Plans are advanced in Glengarriff to commemorate the 100th anniversary of the birth of the late, legendary Hollywood actress Maureen O’Hara.
The village in west Cork became her adopted home, and she moved there permanently in 2005.
A €60,000 life-size bronze statue of the iconic, Dublin-born actress is nearing completion.
Sculptor Don Coleman has completed the head and is expected to have finished the body by the end of next month.
It will be put on a plinth in a new amenity area that has been specially constructed for the commemoration.
The project is being jointly funded by O’Hara’s grandson, Conor Fitzsimons, Glengarriff Tourism Association, and Cork County Council.
Glengarriff Tourism Association member Donal Deasy, who owns Casey’s Hotel in the village, knew the silver-screen idol for many years.
“She first bought a house here in 1968 and would come to stay there every summer, for three to four months,” Donal said.
The star, along with her third husband, Charles F. Blair, would arrive by seaplane.
“It used to be spectacular to see it land and pull right up to where their house was,” Donal said.
The couple owned a flying business in the American Virgin Islands, but sold it to spend more time in Glengariff.
“Conor Fitzsimons has seen the statue’s head and was extremely pleased with it,” Donal said.
He has a number of photographs of Maureen in the hotel.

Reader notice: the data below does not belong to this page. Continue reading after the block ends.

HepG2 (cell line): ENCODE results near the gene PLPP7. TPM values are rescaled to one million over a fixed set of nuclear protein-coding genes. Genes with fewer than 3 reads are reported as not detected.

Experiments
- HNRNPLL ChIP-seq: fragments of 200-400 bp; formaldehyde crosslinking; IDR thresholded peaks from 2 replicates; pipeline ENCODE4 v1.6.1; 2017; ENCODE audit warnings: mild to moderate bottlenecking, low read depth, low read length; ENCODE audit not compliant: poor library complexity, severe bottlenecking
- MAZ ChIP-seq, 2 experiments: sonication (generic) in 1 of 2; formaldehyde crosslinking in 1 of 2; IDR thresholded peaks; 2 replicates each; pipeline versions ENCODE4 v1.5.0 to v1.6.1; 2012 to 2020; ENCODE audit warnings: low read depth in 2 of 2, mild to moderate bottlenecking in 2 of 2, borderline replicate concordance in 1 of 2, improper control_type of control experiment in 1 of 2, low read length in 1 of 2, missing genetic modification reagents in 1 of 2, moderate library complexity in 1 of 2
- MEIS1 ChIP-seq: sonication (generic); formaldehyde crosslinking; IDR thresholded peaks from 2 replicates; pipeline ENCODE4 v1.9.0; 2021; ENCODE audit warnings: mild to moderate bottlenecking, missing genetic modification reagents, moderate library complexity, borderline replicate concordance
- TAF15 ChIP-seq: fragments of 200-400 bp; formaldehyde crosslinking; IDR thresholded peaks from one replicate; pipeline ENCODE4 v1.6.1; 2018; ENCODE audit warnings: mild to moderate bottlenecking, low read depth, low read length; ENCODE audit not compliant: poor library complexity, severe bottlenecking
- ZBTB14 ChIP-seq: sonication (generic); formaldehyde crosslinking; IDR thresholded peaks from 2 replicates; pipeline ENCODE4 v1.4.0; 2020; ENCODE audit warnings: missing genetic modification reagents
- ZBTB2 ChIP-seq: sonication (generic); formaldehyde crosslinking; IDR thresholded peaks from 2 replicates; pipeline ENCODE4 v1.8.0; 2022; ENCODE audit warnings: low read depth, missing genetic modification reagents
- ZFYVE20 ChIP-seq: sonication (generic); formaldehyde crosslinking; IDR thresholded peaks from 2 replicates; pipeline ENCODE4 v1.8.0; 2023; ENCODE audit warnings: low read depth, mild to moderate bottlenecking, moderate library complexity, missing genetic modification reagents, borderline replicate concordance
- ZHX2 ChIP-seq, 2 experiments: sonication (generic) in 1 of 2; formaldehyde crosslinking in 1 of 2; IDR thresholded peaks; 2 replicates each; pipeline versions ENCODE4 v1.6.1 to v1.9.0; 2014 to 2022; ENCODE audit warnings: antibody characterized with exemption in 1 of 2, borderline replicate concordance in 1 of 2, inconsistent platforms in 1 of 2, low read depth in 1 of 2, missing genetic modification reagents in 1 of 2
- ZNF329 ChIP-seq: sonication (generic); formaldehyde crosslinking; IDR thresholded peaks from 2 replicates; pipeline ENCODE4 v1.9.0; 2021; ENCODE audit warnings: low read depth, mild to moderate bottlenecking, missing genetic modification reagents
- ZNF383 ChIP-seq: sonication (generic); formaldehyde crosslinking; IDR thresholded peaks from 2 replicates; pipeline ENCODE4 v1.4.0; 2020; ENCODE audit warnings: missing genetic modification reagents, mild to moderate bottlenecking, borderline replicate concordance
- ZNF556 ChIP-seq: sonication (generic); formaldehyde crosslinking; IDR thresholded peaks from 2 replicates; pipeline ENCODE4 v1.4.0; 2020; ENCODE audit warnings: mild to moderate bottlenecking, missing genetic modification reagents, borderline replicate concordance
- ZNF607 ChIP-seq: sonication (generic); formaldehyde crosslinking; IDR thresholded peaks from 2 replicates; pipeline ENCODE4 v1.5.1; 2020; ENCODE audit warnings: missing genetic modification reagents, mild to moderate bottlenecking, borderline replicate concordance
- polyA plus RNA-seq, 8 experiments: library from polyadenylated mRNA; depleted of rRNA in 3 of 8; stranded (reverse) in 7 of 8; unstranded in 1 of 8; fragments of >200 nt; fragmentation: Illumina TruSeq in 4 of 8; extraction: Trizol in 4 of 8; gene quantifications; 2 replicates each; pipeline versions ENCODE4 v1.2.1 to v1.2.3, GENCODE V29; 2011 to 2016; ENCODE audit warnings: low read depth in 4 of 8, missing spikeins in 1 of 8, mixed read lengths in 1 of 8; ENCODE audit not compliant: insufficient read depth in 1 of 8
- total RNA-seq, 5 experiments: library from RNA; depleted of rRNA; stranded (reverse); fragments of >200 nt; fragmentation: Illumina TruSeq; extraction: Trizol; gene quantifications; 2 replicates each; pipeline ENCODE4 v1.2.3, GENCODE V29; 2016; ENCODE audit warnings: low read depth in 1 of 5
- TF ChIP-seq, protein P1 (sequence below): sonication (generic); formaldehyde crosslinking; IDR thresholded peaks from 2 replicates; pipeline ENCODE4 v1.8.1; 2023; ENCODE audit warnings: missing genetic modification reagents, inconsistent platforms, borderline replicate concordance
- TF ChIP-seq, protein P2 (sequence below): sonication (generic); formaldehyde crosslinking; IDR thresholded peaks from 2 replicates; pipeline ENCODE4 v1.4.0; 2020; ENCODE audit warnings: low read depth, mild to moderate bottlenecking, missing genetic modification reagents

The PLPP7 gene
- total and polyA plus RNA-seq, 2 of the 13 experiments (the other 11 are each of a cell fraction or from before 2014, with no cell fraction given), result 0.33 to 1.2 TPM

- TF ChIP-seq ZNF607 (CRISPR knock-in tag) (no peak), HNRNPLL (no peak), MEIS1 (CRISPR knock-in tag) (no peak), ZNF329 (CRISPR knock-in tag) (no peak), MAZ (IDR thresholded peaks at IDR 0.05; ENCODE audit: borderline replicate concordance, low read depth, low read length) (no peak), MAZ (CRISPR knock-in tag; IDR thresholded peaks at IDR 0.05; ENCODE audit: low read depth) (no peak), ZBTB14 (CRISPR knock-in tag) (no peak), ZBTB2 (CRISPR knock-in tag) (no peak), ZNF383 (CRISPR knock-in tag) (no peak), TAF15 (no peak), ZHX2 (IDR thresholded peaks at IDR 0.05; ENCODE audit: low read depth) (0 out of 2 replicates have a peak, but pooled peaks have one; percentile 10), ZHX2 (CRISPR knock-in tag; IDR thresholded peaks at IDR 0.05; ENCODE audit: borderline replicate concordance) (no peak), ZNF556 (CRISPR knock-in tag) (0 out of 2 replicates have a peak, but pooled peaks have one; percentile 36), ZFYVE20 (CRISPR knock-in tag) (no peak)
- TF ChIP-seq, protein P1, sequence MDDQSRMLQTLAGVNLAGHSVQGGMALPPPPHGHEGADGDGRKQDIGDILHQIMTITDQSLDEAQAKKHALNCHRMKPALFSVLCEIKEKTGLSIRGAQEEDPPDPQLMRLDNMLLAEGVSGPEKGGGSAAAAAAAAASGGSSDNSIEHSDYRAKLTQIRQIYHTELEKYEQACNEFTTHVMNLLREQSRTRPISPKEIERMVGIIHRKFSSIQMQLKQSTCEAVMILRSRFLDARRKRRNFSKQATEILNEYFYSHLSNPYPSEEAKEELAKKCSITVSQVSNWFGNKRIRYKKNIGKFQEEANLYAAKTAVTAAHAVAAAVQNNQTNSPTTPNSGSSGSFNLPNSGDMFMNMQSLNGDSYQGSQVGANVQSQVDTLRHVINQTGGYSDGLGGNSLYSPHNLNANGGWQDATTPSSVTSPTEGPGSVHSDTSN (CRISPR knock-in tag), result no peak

“I have one of her with the late Brendan Grace,” he said. “He always used to make sure he had a show somewhere nearby to coincide with her birthday.
“He’d invite her along and then sing happy birthday to her. He was mad about her.”
The statue will be unveiled on August 17 next year to mark Maureen O’Hara’s 100th birthday. She died, aged 95, on October 24, 2015, in Idaho.
“I have no doubt the erection of the sculpture will be good for tourism,” Donal said.
British actor Charles Laughton was the first big Hollywood name to spot the actress’s potential and arranged for her to co-star with him in Alfred Hitchcock’s Jamaica Inn, in 1939.
Her first collaboration with director John Ford came with How Green Was My Valley (1941) and Ford directed her in several more famous films, including The Quiet Man, with co-star John Wayne.
Ford famously punched her on set and for years O’Hara wondered why he hated her.
A letter recently discovered by Conor Fitzsimons, written by Ford on Ashford Castle-headed notepaper, showed Ford’s undoubted affection for the star, whom he directed over 20 years.
The letter reads:
Although the letter is not dated, it’s believed it was written around the time The Quiet Man was being filmed.
It will be put up for auction by Bonham’s in November. It is expected to fetch a significant sum.